On Saturday, November 14, I joined a group of history-minded individuals in a hike guided by Bice Wilson through the archeological remains of The Hills, an African American community that existed between the 1790s and the early 20th century. In her book, Freedom Journey, Edythe Ann Quinn estimates that the population of The Hills reached its peak in the 1860s, with about 200 people living in numerous dwellings. Most of these homes were located along Stony Hill Road, which begins off Lake Street in West Harrison and disappears into woods. As recently as one hundred years ago, these woods were still home to people who remembered the heyday of The Hills.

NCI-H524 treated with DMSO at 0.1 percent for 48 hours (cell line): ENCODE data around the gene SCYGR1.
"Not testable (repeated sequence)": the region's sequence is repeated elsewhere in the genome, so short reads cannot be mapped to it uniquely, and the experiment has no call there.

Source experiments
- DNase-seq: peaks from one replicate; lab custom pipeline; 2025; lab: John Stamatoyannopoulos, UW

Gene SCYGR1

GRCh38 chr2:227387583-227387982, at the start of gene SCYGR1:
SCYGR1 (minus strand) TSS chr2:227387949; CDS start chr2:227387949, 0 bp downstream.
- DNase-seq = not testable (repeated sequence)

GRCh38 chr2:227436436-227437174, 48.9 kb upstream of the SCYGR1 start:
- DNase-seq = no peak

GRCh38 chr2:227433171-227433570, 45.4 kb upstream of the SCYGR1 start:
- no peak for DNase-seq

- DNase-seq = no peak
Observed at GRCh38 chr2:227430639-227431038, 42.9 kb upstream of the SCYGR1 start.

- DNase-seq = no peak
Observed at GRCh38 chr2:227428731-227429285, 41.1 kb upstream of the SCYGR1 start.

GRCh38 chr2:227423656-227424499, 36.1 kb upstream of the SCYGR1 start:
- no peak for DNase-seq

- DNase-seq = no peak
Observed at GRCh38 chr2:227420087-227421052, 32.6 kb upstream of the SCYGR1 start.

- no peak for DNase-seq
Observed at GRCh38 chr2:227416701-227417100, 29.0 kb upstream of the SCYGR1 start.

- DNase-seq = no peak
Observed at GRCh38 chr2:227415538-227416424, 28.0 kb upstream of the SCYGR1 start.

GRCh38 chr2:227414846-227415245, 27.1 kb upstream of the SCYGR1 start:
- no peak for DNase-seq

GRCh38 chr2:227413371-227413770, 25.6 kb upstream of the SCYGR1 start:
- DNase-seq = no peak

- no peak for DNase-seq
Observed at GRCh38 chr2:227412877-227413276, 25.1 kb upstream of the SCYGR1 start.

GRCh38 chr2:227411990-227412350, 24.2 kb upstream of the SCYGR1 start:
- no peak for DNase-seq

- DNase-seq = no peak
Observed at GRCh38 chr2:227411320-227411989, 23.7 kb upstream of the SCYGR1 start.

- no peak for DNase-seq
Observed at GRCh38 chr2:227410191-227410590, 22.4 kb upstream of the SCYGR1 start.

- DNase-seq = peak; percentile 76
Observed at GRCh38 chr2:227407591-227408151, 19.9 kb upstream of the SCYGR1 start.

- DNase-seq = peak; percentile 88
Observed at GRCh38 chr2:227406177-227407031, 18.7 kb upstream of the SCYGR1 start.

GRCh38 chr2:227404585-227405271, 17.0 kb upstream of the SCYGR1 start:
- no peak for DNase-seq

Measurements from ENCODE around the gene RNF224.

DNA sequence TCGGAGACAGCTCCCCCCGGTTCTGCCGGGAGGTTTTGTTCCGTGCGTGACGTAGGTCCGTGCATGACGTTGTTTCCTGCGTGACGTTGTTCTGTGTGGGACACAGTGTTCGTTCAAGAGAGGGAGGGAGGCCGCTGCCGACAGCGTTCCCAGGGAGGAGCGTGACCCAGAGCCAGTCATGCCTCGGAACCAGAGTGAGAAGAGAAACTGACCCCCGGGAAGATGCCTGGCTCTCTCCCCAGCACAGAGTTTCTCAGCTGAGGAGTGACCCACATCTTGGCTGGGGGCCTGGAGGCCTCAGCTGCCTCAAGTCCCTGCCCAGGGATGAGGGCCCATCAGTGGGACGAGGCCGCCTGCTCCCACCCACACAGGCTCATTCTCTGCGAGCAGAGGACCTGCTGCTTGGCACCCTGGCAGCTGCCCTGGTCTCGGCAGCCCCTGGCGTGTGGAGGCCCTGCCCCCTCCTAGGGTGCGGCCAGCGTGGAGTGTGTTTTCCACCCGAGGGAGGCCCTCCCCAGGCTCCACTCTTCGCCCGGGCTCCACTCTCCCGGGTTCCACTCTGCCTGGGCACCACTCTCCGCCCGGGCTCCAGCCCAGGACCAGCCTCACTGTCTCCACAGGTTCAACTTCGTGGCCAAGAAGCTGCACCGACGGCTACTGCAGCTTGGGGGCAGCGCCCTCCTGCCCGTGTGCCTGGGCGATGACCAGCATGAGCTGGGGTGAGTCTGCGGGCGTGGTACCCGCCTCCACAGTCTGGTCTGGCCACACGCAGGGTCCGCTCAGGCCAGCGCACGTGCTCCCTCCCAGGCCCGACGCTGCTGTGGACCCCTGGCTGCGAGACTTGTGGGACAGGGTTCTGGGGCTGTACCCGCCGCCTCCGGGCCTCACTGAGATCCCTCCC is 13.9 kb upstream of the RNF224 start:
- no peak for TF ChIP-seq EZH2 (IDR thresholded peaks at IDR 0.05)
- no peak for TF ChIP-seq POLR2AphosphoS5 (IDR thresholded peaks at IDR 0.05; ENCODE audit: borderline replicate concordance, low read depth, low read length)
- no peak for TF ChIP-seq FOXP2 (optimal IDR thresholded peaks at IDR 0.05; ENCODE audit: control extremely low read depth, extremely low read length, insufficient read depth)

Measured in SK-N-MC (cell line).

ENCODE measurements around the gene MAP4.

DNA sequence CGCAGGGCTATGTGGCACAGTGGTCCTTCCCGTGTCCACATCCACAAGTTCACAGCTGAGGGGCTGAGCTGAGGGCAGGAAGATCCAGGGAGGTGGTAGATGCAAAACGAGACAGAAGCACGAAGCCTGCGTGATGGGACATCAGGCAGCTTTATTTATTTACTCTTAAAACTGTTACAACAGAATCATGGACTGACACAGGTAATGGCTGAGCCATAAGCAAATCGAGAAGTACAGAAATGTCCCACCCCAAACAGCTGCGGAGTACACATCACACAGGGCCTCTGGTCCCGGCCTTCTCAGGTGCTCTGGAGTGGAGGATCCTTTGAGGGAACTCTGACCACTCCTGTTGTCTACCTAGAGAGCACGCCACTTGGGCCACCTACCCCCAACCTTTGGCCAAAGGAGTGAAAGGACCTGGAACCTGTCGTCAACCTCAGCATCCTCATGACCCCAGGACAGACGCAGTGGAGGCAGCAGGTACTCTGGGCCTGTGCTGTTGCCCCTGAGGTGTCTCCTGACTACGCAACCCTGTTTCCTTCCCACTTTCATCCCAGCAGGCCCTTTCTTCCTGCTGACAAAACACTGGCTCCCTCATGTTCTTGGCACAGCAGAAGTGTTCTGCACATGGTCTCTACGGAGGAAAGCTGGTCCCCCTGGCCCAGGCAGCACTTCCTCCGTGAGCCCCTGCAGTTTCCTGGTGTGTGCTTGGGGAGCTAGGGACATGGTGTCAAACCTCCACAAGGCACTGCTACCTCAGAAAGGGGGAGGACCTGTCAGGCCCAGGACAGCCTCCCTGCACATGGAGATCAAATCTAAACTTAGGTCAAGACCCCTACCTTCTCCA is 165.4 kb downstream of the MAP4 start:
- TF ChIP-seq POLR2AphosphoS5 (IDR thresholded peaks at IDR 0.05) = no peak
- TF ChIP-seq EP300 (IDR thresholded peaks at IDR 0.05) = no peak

What remains for people today is a fascinating and lovely series of trails, stone staircases, foundations, and ruins set in woods whose steep ravines and varying topography make time travel seem possible. The noise of I-287 and the sight of West Harrison's rooftops fade away the deeper one treks into the Silver Lake Preserve, a county-owned property open to the public. As you can see in the pictures below, our group enjoyed a crisp November day and made our way from Liberty Park in White Plains, through the Silver Lake Preserve (part of Harrison), and back into White Plains along Buckout Road.
Those interested in learning more about The Hills' past, as well as how to see what remains today, can contact me at the White Plains Public Library.
Members of the group stand around one of the underground stone structures in Silver Lake Preserve. We theorized about the construction of the structures and learned about methods of stone construction.